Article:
Today, with close to 400 employees and 500 customers, LeanIX uses its own products to internally manage its scaling IT landscape. Our portfolio of 250+ applications is stored in an internal workspace and qualified according to precise technological requirements. Enhanced visibility into the ownership, technical and functional fit, and overarching business context of these applications is how we streamline ISO certification processes. It’s also how we rationalize the technology needs of our expanding workforce.
On this note, LeanIX’s use of LeanIX is playing an especially key role in our migration to Workday’s enterprise finance, HR, and planning system. This is our first ERP implementation, and as such, we’re closely monitoring all aspects of the transformation to ensure a secure yet efficient transition. Key to this transformation is evaluating current and future capabilities while maintaining our versatile, best-of-breed approach to operations.
Here’s some background into how we’re implementing Workday with LeanIX.
Scenario planning: Workday or Netsuite
Finance, human capital, and operations departments in fast-growing companies know the pains of manual-based tasks. These labor-intensive processes become increasingly impractical as international workforces grow. To consolidate and bring more automation to such activities, LeanIX sought an ERP with multi-dimensional, interconnected features to increase productivity. Or, as explained by Dominik Soehnle, an IT consultant at LeanIX who headed the Workday transformation, a tool aligned to “LeanIX’s true professionalism and technological maturity.”
Initially a choice between Workday and Netsuite, a comparison of these two platforms — based on the long-term benefits and implementation requirements for each — was conducted with LeanIX’s Business Transformation Management (BTM) product. BTM’s scenario planning features made it possible to measure the tool’s functional and technical offerings with our company’s strategic objectives.
Image 1: Comparing Workday and Netsuite in LeanIX BTM. Scenario planning mechanisms in BTM allow users to concretely arrange the plans and underlying components of a strategic goal.
Capability-based planning: Best-of-breed versus platform
Our technological needs vary with each business capability, and in the end, we chose Workday to exclusively power our financial services yet manage only certain functions for people operations (e.g., Salary & Commissions, HR Analytics & reporting, etc.) and enterprise support (e.g., Reporting, Contract Management, etc.). Using capability-based views to utilize select offerings from expansive platforms like Workday — whether to avoid redundancy or maintain best-of-breed approaches — is what LeanIX offers its own clients. Reports in BTM, for instance, can aid this selection process by showing how business capabilities might mature or degrade as a result of an implementation.
Images 2 and 3: Evaluating current and future states of business capabilities during a Workday implementation. Using the “Maturity” scores embedded to every LeanIX Business Capability Fact Sheet, the evolution of the wider business landscape can be tracked and traced with quantifiable metrics to address architectural gaps where needed.
Rationalizing application and project landscapes
The same data used to forecast these scenarios and maturity states helped LeanIX unlock a clearer view of its application and project landscape. As our Workday implementation progresses, we know which long-standing applications become redundant or still have business value. We can also better estimate the amount of resources required to set up Workday integrations and processes.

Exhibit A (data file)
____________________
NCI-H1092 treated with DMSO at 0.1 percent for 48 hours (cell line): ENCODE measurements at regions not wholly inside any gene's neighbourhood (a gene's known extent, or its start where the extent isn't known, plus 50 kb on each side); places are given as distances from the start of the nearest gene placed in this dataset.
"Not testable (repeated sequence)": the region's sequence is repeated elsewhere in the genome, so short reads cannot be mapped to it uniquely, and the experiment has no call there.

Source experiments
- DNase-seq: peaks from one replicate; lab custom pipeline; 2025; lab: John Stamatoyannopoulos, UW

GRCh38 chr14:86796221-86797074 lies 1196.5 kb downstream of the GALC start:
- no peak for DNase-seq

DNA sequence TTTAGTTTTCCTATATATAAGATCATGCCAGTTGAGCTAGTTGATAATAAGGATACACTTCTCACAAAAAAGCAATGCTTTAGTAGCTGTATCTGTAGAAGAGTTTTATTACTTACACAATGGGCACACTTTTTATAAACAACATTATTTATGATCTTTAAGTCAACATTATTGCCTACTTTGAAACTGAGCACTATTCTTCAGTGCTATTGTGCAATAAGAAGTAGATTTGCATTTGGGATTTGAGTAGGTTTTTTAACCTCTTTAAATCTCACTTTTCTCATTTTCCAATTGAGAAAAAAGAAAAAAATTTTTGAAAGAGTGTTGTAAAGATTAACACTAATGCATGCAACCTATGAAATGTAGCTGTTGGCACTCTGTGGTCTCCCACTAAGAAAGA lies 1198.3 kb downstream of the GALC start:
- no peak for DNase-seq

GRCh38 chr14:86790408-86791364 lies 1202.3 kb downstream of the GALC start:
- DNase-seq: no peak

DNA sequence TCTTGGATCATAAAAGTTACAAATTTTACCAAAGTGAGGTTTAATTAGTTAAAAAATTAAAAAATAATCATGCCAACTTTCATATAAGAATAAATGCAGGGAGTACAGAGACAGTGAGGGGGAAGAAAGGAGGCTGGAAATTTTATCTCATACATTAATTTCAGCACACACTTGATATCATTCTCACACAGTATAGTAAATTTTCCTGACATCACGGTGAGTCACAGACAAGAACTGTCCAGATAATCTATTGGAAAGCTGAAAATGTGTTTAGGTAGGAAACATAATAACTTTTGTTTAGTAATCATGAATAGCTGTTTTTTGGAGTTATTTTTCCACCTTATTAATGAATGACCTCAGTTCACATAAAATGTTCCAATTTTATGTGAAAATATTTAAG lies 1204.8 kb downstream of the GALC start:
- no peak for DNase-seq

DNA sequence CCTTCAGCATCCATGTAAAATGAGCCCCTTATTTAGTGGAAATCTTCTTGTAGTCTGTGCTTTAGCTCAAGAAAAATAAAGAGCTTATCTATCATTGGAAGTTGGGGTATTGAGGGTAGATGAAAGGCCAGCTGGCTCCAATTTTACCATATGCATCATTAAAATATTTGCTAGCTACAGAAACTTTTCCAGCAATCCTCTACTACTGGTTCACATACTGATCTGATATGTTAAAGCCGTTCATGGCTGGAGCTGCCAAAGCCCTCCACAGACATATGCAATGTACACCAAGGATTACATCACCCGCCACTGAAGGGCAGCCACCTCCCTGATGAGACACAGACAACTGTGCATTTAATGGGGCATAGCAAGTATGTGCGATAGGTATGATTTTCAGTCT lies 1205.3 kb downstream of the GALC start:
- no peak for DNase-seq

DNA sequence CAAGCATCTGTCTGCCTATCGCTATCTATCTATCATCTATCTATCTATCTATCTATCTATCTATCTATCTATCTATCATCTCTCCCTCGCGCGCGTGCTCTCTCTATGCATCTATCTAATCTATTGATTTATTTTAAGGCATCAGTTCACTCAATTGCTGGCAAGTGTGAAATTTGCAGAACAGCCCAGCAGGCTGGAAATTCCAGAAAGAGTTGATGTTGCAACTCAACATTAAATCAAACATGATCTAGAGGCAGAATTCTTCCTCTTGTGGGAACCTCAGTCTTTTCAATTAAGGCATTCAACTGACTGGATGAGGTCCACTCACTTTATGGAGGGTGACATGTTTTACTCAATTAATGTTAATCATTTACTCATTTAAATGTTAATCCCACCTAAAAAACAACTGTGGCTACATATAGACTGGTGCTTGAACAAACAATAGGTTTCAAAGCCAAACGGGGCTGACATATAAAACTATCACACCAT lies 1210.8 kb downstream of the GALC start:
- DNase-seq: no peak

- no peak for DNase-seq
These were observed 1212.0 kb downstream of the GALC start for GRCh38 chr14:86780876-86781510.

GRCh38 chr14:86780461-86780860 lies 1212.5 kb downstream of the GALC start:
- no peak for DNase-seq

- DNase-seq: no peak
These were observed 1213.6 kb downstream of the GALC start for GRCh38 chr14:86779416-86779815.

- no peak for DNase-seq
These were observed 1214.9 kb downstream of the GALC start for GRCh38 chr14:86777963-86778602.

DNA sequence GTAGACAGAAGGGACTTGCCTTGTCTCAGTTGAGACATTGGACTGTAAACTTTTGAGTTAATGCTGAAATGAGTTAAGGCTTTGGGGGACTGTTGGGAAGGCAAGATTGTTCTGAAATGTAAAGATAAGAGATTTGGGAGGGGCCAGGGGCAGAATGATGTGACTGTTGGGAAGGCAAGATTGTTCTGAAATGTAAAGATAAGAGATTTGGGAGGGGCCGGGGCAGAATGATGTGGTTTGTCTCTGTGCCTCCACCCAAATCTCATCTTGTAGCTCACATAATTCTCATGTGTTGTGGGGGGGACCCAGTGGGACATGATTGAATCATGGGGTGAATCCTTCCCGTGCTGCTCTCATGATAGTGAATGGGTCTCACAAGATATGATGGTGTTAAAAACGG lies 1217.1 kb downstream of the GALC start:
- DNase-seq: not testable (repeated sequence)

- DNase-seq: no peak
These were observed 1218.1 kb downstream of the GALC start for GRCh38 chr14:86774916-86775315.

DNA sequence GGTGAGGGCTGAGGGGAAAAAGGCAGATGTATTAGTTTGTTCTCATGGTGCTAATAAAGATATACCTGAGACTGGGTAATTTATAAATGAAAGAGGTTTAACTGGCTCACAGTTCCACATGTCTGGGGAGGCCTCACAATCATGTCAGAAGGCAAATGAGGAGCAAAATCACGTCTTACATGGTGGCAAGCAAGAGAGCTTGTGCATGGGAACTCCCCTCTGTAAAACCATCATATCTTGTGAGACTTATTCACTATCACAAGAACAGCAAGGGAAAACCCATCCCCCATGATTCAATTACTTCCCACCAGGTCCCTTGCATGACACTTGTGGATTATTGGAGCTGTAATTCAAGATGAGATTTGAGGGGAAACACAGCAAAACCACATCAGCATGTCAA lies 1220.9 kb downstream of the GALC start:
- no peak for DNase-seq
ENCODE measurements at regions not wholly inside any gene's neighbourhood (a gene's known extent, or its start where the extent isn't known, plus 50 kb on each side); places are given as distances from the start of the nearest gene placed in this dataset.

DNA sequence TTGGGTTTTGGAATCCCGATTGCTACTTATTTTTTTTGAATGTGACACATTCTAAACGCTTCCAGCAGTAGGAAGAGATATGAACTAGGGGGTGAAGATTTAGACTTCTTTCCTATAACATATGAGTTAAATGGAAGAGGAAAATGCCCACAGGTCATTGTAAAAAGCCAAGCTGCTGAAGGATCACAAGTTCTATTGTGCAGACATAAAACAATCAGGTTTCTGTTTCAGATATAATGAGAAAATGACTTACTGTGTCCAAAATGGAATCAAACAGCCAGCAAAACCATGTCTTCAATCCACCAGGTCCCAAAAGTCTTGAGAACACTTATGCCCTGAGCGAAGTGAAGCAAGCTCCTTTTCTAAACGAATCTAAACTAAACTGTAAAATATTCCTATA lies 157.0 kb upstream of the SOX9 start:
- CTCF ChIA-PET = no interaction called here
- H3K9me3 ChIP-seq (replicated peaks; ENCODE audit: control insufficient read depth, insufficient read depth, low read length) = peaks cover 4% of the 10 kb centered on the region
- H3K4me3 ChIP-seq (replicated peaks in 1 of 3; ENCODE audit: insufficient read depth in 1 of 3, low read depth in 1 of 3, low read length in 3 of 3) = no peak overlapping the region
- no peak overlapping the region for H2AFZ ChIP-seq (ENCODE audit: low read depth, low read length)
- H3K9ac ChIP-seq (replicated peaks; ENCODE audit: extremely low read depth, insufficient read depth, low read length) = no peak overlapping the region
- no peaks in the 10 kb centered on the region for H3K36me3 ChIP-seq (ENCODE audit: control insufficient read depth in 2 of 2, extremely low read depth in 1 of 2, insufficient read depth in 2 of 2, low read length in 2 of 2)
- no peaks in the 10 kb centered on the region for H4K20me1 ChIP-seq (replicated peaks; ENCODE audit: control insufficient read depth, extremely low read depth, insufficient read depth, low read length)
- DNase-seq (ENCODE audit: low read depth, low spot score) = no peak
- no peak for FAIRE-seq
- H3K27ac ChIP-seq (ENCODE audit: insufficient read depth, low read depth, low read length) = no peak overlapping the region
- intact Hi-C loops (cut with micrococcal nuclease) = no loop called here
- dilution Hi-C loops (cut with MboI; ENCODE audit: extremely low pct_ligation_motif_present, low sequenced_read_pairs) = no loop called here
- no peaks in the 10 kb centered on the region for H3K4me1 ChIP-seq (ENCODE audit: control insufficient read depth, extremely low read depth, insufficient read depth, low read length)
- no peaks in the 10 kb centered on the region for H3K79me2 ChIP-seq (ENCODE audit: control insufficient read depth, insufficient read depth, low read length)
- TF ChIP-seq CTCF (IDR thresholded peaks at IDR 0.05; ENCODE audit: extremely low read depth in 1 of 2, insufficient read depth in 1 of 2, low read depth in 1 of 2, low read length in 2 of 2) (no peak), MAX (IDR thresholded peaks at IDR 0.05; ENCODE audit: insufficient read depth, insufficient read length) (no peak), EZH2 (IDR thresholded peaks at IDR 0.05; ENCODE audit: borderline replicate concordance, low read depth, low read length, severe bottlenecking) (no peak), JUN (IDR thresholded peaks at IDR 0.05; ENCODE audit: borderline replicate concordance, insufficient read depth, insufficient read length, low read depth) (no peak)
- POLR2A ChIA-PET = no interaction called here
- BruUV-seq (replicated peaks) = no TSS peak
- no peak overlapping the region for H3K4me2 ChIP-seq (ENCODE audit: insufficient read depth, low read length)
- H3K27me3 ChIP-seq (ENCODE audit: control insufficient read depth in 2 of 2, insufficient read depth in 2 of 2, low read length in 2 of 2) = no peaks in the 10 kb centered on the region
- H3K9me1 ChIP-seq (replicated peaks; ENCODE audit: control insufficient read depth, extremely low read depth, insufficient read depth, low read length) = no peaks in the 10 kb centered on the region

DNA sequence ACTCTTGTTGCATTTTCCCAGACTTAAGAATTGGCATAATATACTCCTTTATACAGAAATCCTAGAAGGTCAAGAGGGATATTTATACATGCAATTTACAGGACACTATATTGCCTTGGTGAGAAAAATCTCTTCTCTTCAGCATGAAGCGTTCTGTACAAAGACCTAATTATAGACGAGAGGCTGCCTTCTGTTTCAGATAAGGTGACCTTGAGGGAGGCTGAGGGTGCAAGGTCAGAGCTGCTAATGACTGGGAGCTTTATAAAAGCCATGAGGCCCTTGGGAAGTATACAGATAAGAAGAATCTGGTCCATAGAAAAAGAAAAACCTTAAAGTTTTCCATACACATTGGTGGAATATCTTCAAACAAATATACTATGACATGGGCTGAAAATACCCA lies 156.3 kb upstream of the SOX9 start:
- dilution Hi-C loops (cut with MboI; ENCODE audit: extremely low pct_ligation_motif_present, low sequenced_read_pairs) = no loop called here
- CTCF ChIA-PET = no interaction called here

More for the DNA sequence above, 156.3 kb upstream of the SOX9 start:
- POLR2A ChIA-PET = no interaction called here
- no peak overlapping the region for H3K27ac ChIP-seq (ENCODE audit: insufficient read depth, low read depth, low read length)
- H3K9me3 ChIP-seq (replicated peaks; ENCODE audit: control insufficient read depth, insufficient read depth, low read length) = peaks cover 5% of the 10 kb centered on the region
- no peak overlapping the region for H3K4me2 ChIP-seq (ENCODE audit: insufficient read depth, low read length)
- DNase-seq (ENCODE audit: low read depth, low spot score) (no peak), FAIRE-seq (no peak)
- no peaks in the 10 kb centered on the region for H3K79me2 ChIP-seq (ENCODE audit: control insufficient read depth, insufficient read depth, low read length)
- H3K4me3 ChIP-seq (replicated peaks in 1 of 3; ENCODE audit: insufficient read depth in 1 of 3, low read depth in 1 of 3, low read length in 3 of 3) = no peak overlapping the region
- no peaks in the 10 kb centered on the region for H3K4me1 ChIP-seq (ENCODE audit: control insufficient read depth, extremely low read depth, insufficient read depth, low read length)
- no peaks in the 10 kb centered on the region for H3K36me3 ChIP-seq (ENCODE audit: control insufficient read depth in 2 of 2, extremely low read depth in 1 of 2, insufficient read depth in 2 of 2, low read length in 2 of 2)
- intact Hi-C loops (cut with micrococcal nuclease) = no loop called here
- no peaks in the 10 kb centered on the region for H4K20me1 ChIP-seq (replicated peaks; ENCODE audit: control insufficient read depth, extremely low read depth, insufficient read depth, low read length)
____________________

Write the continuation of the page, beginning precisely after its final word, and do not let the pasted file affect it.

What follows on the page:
Image 4: Rationalizing applications in a Workday implementation. Impacts can be modeled in LeanIX BTM to show the expected results of an architectural plan and to rationalize how IT entities will be affected by an architectural change.
However, since these interconnected assets can’t immediately be re-arranged within our technology network, we are following a logical order of activities based on the BTM Transformation Roadmap report. This overview helps us track conflicts and coordinate changes in line with other projects occurring at LeanIX. Since this isn't a waterfall implementation, it’s crucial to proactively mitigate conflicts and keep an overview of our impact landscape.
Image 5: Navigating dependencies and setting priorities for Workday implementation. The progress of IT initiatives can be seen in time-based swim lanes and according to objectives, business capabilities, and other transformation items. Depending on planning, project timelines can be viewed in absolute terms or relative to other agenda items.
Recommendations on implementing Workday
We’re learning many things as we implement Workday. From an architectural perspective, we can offer several pieces of advice to other fast-growing technology groups rolling out an ERP solution.
Get involved early in the project
EAs must be involved in transformation projects far in advance. The most important decisions take place at the start of a project, and after-the-fact documentation doesn’t add value.
The choice between best-of-breed and platform requires EA input
Though platforms like Workday can do almost everything, companies are nonetheless at risk of over-stretching capabilities — even following customization. It is important to ensure whether ERP capabilities match the core priorities and vision of your business.
Be pragmatic about architecture planning
The longer the timespan of an ERP implementation, the higher the uncertainty. Avoid the temptation of granularity and focus instead on creating models which support key decisions.
For more information on this subject, Christian Richter, LeanIX’s VP Customer Success, gave a presentation on this subject at LeanIX's recent EA Connect Days America.